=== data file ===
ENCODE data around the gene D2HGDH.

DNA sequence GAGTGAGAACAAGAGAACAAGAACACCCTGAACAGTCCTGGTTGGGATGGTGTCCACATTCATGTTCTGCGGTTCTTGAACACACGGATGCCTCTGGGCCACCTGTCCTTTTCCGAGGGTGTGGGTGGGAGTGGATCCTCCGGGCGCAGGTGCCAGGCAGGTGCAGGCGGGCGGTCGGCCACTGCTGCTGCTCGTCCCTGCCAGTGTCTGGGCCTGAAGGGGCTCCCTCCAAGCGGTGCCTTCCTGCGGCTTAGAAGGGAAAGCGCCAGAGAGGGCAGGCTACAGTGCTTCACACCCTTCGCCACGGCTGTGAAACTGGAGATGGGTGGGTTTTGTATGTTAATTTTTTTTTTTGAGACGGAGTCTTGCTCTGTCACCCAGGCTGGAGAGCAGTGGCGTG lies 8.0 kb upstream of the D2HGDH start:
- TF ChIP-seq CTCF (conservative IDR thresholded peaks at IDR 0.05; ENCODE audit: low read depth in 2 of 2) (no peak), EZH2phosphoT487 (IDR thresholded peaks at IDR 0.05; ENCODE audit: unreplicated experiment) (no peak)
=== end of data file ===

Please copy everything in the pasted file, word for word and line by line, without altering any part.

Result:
ENCODE data around the gene D2HGDH.

DNA sequence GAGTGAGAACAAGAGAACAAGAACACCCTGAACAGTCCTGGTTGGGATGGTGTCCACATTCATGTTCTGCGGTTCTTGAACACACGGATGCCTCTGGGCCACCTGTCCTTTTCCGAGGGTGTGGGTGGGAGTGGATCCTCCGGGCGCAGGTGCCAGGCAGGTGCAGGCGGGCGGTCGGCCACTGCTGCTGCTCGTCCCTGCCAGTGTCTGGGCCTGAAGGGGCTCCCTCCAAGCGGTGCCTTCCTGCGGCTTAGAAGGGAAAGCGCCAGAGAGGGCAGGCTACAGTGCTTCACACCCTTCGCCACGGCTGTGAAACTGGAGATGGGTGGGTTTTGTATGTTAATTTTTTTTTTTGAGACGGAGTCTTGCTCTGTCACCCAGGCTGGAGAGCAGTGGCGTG lies 8.0 kb upstream of the D2HGDH start:
- TF ChIP-seq CTCF (conservative IDR thresholded peaks at IDR 0.05; ENCODE audit: low read depth in 2 of 2) (no peak), EZH2phosphoT487 (IDR thresholded peaks at IDR 0.05; ENCODE audit: unreplicated experiment) (no peak)